Files in this item

FilesDescriptionFormat

application/pdf

application/pdfSAUCEDO-DISSERTATION-2016.pdf (1MB)Restricted Access
(no description provided)PDF

Description

Title:Endangered species: the hope for students in Mexican Chicago
Author(s):Saucedo, Miguel A
Director of Research:Pak, Yoon K
Doctoral Committee Chair(s):Pak, Yoon K
Doctoral Committee Member(s):Andersn, James D.; Lujo, Alejandro; Stovall, David O.
Department / Program:Educ Policy, Orgzn & Leadrshp
Discipline:Educational Policy Studies
Degree Granting Institution:University of Illinois at Urbana-Champaign
Degree:Ph.D.
Genre:Dissertation
Subject(s):Education
Mexican Chicago
Abstract:This dissertation is an ethnographic study that documents the educational experiences of Mexican Boys and Men (MBM) in a predominately Mexican immigrant neighborhood in Chicago, Illinois. A Chicago Public High School (CPS) and the local community are "analyzed as an account in which young [Mexican American] males have had a history of criminalization and punitive social control" (Rios, 2011, p. 21). The primary research question examines: to what extent did the Zero Tolerance discipline policy in and out of Chicago Public Schools influence the MBM "dropout or pushout" crisis? The ethnography’s four methods of data collection were individual interviews, focus groups, participant observations, and review of documents for three research sites. Grounded in my positionality as a community "native/insider" (Villenas, 1996; Delgado, 1998), I audio-recorded the testimonies of twenty current and former male students from Tenorio High School (pseudonym) and from the "Si Se Puede" Church (pseudonym) in "México Town" (pseudonym) during the academic-year of 2012-2013. The findings demonstrated that Chicago’s key institutions have a long history of criminalizing Mexican Boys and Men via Zero Tolerance policies, which directly influences the “drop-out or push-out” problem at Tenorio High School in "México town." Moreover, the stories of young Mexican American male students complicates the master narrative of "the Latino threat" rhetoric that labels Mexican immigrants as "dropping out of school, becoming gang members, and causing problems" (Chavez, 2008, p. 38).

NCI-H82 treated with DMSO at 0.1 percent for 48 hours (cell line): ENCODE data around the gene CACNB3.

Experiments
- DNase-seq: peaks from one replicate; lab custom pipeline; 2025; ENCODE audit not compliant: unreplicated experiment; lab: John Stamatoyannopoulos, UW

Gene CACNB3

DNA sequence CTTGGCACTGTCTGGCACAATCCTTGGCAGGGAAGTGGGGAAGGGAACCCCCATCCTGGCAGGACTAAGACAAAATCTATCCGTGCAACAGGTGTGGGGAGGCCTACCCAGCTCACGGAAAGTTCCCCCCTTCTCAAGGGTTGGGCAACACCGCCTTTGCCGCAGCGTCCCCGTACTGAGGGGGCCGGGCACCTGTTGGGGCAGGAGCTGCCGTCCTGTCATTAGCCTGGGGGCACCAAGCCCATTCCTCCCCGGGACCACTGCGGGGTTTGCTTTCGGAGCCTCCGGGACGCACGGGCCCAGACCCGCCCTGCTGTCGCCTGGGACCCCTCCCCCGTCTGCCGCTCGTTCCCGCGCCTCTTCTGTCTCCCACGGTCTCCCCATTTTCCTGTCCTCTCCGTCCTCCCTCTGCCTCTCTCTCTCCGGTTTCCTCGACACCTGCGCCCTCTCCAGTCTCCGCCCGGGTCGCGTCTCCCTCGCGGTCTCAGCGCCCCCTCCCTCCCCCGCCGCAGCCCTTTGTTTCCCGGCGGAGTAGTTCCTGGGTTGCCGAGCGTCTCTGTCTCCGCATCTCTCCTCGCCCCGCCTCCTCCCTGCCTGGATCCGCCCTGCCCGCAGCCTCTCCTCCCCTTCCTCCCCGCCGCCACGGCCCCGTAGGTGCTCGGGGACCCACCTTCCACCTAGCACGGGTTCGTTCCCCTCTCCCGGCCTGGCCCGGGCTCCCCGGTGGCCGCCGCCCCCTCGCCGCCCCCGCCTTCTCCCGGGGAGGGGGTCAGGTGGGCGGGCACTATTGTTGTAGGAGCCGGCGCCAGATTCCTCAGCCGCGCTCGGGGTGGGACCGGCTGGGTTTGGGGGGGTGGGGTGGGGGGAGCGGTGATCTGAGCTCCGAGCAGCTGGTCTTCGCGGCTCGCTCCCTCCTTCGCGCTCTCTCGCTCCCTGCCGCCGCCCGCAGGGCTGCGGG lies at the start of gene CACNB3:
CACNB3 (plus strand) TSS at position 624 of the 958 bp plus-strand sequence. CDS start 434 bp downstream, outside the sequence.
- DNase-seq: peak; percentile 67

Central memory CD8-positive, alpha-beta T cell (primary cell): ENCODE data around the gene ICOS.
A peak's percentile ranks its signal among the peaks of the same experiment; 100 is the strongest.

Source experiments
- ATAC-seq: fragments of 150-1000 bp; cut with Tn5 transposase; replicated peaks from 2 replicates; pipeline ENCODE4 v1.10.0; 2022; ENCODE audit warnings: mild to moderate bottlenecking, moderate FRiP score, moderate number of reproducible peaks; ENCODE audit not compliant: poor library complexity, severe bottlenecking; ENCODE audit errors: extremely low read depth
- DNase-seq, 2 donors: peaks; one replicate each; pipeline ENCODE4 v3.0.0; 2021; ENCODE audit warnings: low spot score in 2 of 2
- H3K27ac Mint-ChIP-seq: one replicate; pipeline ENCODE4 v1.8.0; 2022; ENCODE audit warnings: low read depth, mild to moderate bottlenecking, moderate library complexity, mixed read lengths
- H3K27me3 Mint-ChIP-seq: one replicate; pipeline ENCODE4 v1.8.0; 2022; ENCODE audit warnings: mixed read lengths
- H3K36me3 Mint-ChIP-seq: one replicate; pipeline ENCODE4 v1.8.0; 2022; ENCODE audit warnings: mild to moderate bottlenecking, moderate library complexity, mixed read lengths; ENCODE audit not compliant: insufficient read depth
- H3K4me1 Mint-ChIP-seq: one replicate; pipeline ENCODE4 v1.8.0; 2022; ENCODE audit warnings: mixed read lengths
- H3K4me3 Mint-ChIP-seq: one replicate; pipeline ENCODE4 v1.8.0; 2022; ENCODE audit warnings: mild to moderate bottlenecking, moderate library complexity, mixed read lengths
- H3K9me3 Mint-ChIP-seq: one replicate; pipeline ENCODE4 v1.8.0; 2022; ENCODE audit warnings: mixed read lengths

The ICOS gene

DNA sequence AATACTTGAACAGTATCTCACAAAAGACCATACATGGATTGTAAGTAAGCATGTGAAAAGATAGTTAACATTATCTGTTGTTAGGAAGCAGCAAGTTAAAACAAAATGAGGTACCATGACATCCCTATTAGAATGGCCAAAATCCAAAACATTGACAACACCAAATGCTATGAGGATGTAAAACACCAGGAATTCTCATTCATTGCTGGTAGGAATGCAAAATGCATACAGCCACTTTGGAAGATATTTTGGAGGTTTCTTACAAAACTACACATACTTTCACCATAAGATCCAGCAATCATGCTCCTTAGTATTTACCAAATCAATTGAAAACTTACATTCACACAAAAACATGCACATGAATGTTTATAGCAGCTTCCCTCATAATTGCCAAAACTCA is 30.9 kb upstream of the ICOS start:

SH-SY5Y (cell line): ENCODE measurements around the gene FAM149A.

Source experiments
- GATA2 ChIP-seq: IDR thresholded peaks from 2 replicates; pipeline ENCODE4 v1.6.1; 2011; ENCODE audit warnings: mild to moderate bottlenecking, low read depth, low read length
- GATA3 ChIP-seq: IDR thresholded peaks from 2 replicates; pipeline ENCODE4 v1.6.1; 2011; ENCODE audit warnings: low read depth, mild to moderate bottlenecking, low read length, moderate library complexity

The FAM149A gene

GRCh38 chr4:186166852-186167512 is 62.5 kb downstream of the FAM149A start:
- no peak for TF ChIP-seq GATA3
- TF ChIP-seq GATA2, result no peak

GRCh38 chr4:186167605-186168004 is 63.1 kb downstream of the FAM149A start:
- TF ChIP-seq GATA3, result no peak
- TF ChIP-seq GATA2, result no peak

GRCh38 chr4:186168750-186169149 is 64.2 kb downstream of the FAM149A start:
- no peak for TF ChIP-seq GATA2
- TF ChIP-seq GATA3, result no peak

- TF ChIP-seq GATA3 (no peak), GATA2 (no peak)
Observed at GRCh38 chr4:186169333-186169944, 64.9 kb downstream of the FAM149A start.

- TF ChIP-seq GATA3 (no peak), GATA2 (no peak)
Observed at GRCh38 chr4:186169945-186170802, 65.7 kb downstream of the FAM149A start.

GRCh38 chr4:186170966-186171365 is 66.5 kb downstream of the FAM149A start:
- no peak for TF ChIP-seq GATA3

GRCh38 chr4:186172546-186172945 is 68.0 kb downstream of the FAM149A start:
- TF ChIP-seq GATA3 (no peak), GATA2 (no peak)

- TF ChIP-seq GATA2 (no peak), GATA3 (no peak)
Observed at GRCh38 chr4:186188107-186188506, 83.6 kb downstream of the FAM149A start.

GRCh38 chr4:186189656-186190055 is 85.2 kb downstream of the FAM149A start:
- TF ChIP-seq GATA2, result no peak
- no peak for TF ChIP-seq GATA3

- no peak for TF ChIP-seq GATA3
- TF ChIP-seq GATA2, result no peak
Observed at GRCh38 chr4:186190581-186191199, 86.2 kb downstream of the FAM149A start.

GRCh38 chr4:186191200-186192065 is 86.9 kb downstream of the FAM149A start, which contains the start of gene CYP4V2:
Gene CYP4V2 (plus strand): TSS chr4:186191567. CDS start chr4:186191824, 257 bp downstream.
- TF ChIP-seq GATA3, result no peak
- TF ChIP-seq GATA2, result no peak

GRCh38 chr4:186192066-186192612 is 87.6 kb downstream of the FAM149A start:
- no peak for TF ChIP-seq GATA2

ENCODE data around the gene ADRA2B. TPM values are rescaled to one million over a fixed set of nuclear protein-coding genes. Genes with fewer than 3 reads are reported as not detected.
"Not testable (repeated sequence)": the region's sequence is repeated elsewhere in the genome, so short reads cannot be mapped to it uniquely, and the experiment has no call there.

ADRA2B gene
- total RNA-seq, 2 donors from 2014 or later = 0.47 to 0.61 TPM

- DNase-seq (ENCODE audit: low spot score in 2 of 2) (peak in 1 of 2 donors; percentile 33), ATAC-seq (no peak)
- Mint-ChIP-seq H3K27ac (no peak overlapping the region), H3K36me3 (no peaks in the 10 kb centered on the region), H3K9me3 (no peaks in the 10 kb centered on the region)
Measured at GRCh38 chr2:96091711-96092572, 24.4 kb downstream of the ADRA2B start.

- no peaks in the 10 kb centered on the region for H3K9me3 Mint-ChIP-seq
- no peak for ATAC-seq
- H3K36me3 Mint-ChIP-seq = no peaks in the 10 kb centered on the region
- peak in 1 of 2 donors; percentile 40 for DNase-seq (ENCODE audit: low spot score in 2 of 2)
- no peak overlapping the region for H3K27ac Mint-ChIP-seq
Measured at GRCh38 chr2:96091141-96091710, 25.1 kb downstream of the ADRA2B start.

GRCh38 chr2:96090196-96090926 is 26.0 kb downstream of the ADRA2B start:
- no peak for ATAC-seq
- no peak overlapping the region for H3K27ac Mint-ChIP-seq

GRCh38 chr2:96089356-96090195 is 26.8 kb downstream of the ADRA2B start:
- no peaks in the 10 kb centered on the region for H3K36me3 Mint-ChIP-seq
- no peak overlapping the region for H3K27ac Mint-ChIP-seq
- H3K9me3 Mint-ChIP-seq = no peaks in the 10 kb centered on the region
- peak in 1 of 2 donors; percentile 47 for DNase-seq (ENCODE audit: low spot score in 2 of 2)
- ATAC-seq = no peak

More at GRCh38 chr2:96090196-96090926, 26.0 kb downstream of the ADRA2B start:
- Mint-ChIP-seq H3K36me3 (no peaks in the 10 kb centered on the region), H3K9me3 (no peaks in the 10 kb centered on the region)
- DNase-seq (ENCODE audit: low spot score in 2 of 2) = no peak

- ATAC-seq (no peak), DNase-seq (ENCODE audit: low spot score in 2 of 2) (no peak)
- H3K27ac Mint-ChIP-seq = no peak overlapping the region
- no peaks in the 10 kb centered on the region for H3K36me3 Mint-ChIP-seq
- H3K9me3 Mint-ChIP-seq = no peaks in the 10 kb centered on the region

Issue Date:2016-04-22
Type:Thesis
URI:http://hdl.handle.net/2142/90884
Rights Information:Copyright 2016 Miguel Angel Saucedo
Date Available in IDEALS:2016-07-07
Date Deposited:2016-05


This item appears in the following Collection(s)

Item Statistics